Don't fear - I'll be sharing the scares again before you know it. I've already got a few more game reviews lined up. I'll just need a day or two rest while I lock all of the doors and gorge on horror in all varieties to celebrate Halloween the only way I know how. Have a scary one.

Sunday, 30 October 2016

Blood & Gourd - Issue 1 and 2 Review


In the weeks leading up to Halloween, I was lucky enough to find myself in possession of Issue 1 and 2 of Dead Peasant's Blood & Gourd comic book. By which I mean, they were kind enough to send me review copies. What I discovered within its pages was a witty, gory experience that fully encapsulates the Halloween season. Oh, and if you have a pumpkin spice latte nearby, I'd put it down... You never know where those pumpkins came from.



The basic concept, without spoiling the story, is that it's almost Halloween and there's a pumpkin growing contest on Henderson Farms; a family farm that is now being bought out by a big corporation up to no good. So, this pumpkin contest is the family's last weekend on the farm. This is basically Blood & Gourd's version of their "last night on the force before retirement." Naturally, things go wrong in the most unnatural way. Evil (and awesome) pumpkins.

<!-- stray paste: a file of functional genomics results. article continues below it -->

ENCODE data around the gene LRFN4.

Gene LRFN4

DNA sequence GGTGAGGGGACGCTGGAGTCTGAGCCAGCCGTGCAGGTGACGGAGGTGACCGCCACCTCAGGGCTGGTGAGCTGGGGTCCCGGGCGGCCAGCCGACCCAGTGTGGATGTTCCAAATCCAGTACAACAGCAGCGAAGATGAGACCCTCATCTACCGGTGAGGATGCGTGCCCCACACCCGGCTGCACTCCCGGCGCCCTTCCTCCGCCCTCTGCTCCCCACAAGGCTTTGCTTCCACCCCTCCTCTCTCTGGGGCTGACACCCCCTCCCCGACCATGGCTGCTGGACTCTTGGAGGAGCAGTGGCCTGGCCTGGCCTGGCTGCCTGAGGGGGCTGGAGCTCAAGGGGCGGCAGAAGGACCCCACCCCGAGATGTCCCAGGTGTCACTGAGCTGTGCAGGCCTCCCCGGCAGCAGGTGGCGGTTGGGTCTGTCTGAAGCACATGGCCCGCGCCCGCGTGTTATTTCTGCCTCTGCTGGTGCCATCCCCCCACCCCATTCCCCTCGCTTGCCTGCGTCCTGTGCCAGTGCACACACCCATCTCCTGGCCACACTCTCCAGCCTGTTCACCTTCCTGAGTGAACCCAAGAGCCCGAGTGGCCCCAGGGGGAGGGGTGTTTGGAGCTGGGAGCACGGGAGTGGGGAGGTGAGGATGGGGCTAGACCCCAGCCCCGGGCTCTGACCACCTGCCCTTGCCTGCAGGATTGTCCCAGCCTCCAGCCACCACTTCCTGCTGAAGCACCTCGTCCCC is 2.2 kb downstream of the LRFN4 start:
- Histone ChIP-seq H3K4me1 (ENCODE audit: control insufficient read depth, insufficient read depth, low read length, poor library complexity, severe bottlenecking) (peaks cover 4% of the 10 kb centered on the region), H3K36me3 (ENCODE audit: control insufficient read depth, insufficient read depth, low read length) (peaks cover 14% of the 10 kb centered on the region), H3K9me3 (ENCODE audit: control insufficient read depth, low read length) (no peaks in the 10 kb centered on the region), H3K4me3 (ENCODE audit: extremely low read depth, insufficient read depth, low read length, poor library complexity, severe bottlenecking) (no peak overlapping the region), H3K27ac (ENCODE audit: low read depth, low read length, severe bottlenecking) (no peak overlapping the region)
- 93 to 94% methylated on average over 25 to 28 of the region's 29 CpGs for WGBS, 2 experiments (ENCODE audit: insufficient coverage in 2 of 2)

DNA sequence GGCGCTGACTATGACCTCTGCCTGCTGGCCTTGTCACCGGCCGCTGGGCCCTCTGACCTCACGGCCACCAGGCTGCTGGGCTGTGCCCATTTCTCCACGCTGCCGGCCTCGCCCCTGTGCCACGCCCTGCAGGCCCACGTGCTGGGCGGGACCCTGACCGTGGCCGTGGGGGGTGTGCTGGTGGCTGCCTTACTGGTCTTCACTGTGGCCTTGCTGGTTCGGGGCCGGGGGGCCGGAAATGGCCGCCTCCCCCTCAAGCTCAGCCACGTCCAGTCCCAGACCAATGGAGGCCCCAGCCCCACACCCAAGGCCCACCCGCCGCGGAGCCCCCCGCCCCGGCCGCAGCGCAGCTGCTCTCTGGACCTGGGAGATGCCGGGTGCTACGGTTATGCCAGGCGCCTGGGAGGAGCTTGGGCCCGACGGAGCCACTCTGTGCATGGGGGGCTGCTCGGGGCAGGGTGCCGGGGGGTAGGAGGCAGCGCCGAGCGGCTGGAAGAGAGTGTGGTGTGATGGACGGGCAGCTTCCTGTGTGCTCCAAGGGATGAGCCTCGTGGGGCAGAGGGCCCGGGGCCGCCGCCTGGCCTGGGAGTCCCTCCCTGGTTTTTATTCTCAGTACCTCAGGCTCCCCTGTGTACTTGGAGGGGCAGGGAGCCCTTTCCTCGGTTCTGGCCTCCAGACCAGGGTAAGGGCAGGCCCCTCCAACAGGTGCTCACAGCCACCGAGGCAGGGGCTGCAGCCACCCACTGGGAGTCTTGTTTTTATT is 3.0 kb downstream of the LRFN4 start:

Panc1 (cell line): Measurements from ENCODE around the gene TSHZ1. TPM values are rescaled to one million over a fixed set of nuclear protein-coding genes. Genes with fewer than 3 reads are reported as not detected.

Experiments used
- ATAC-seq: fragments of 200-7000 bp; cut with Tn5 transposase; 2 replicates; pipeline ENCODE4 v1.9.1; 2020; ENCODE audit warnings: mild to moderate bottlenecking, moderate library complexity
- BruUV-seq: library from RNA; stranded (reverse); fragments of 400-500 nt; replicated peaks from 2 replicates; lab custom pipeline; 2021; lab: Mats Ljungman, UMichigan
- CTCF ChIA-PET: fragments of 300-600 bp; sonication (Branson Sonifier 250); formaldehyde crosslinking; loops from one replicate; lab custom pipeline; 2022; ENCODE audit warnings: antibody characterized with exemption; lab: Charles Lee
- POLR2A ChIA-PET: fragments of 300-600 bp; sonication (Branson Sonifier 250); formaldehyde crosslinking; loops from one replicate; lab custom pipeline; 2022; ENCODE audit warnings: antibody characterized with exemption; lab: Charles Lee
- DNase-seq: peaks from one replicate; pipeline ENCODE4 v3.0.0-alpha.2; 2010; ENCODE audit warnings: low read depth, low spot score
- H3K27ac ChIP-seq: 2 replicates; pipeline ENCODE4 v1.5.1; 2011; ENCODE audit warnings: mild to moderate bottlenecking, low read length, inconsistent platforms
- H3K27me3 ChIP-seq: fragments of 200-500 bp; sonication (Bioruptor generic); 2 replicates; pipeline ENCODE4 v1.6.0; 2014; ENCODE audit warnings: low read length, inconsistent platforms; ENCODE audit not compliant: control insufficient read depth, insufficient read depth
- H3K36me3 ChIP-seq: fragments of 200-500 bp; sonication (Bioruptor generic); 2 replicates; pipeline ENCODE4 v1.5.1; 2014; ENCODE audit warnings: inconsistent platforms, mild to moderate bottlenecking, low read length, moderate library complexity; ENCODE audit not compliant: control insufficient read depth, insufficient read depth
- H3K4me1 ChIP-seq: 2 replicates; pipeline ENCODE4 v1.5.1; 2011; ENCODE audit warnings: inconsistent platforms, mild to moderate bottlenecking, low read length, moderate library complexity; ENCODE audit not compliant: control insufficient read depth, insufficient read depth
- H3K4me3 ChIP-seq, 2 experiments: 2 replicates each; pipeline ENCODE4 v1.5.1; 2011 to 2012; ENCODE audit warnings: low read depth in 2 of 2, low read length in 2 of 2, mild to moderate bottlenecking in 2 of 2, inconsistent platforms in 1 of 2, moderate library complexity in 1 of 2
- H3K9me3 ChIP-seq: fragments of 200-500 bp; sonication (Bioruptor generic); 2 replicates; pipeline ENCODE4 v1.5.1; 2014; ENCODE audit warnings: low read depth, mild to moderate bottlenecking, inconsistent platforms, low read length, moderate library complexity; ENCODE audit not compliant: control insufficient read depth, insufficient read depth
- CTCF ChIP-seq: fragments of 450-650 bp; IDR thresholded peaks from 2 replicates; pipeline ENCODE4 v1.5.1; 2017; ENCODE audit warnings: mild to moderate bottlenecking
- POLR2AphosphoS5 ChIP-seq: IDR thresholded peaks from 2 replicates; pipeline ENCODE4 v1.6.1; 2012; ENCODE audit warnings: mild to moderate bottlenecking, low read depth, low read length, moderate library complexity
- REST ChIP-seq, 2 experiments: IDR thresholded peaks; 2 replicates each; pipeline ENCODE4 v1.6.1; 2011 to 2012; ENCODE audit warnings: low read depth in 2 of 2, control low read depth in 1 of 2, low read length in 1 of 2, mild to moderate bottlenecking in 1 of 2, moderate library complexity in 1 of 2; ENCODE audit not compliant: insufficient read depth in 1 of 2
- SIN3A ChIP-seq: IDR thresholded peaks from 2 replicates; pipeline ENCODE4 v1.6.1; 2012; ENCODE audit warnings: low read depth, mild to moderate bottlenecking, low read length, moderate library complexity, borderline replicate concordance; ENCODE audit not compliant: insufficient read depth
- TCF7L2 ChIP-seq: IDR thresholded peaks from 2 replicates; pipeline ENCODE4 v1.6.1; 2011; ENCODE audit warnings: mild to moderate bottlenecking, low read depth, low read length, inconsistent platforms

Then, the entire farm, and all of its visitors – from the country folk that grew up there to the city mice that have travelled to reconnect or relax – are thrown into chaos. In the first two issues, this is Blood & Gourd.


The art and colours of the page immediately transported me to a place where Autumn is in full force, and every page is bursting with seasonal reds, oranges and yellow. It's perfect for setting the Halloween mood, as well as representing the season we all know and love in a small American farm.

Then, once I'd appreciated the style of the comic, and it's beautiful covers (seriously, dat issue 1 cover, tho), I noticed the writing. Not only did it give me a good idea of the characters, histories and motives - some of which I liked and respected, some of which I didn't - but it was also pretty damn funny. I learned my new favourite insult, "butt crumbs," and the humour kept the barrage of horror and gore (which I loved, of course) at a good pace. It never felt like I was drowning in gore, but able to jump from one stepping stone of humour and wit to the next, appreciating both without ever been consumed too fully by either. It was a perfect mix.